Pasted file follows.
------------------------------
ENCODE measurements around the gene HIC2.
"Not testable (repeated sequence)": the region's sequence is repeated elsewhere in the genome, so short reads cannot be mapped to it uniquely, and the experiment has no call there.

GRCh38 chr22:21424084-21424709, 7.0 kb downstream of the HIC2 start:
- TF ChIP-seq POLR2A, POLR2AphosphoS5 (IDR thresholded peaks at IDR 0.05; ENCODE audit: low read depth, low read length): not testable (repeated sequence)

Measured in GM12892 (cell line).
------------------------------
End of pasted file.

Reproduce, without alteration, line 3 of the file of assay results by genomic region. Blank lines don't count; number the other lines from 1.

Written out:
GRCh38 chr22:21424084-21424709, 7.0 kb downstream of the HIC2 start: